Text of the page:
Ukrainian President Volodymyr Zelenskiy, welcomes NATO Secretary General Jens Stoltenberg
Ukrainian President Volodymyr Zelenskiy, left, welcomes NATO Secretary General Jens Stoltenberg during their meeting in Kyiv, Ukraine. VOA

Kundnani noted a series of American officials who have come to reassure Europeans not to take Trump’s tweets too seriously and focus on what is happening on the ground, particularly the military reinforcement of NATO’s eastern flank. Still, Kundnani said that in the last year Europeans have started to realize it’s “not really good enough” and they’re now facing the “reality of the of the crisis in NATO.”

“Some of them are hoping that Trump will be out of office in in a year’s time but the real fear is that Trump wins a second term,” said Kundnani, adding that some Europeans are hoping that “U.S. gradual withdrawal from Europe” might “snap back to the status quo ante if Trump is not re-elected.”

Diverging European responses

“The upcoming celebration of NATO’s 70th anniversary will be marked by important divisions within the alliance — not just across the Atlantic, but also within Europe,” said Karen Donfried, president of the German Marshall Fund of the United States.

In Paris, the view is “strategic autonomy,” said Donfried, with many in France concluding that Washington’s security guarantee can no longer be relied on. Warsaw is promoting “strategic embrace”  developing close bilateral relationship with Trump to guarantee its own security, while Berlin is advocating “strategic patience.”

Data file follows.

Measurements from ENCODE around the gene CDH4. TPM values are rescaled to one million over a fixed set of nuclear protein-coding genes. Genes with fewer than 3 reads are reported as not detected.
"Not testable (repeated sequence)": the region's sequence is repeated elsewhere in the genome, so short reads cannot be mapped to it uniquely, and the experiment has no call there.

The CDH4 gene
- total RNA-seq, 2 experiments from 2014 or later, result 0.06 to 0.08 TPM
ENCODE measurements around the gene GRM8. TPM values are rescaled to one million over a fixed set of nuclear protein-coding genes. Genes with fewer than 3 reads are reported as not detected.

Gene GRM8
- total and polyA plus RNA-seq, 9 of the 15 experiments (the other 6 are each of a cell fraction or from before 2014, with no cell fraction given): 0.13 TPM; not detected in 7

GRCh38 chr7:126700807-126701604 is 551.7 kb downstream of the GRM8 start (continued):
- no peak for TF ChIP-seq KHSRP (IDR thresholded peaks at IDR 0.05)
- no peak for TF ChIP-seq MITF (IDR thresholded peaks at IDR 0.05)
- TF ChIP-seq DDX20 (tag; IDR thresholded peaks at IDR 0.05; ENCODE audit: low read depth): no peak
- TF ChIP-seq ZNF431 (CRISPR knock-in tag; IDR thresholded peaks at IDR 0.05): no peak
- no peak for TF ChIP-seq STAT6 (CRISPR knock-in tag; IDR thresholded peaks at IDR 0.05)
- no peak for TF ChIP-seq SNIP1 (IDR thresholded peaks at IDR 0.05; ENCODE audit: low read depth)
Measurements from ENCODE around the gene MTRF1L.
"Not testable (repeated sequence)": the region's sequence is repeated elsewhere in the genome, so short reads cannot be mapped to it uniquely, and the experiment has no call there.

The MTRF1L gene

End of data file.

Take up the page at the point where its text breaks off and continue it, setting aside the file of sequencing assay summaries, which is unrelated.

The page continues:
Germany in the middle is a little bit divided between the “Atlanticists” and the “post-Atlanticists,”   Kundani said, adding that “Europeans are very much arguing” about these approaches.

Donfried said that against this backdrop, NATO allies are approaching the London summit with a sense of foreboding, knowing that they carry the responsibility to articulate alliance’s common purpose and ongoing relevance.

“If they don’t, [Russian President Vladimir] Putin will be raising a glass in Moscow to the fraught state of the alliance at 70,” she said.

Another summit goal for most European leaders, is to simply avoid a Trump flare-up, like those that have happened in past meetings.

NATO meetings
President Donald Trump meets with British Prime Minister Boris Johnson at the United Nations General Assembly, New York. VOA

Many have discovered this can be achieved through flattery. “They can talk about all the things that they’ve done and very smartly suggest that President Trump has generated the kind of pressure to make those things happen,” Schmitt said.

“They can actually praise President Trump, even though this is very hard for them to do because of the personality clashes.”

Many will be watching Trump’s encounters with Macron, including their bilateral meeting, as well as with British Prime Minister Boris Johnson. Johnson has pleaded for Trump to stay out of the upcoming British election during his London trip.

The senior administration official said that Trump is “aware of this” and “absolutely cognizant of not wading into other countries’ elections.”

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Other potential clashes are simmering too. Turkish President Tayyip Erdogan said Friday that Emmanuel Macron’s NATO “brain-death” warning reflects a “sick and shallow” understanding, telling the French president “you should check whether you are brain dead.”

The French foreign ministry has summoned Turkey’s ambassador to Paris to protest the statement. (VOA)